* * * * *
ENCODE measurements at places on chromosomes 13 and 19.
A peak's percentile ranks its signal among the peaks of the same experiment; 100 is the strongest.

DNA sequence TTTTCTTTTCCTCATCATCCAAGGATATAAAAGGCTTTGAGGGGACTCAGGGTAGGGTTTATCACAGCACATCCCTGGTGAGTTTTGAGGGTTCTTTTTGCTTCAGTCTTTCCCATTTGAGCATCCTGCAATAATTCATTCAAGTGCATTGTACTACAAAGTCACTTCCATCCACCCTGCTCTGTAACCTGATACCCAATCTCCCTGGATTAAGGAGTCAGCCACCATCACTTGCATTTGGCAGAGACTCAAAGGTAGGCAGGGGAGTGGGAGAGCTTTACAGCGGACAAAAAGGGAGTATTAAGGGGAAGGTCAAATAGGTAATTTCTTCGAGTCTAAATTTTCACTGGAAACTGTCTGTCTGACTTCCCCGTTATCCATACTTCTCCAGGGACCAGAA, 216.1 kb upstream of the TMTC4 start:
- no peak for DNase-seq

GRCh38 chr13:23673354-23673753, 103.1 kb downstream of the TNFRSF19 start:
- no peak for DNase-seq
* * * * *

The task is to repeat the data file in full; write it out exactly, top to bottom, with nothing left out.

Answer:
ENCODE measurements at places on chromosomes 13 and 19.
A peak's percentile ranks its signal among the peaks of the same experiment; 100 is the strongest.

DNA sequence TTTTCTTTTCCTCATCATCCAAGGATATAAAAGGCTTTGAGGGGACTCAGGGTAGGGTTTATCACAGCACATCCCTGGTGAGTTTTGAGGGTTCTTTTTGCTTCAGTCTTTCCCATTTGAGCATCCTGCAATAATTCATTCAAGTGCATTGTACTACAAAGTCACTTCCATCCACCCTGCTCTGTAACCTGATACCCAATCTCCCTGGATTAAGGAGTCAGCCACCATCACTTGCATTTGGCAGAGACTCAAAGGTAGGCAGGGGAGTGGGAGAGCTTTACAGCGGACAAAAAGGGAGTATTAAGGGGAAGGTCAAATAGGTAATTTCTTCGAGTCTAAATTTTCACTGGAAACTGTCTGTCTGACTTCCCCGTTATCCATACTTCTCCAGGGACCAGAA, 216.1 kb upstream of the TMTC4 start:
- no peak for DNase-seq

GRCh38 chr13:23673354-23673753, 103.1 kb downstream of the TNFRSF19 start:
- no peak for DNase-seq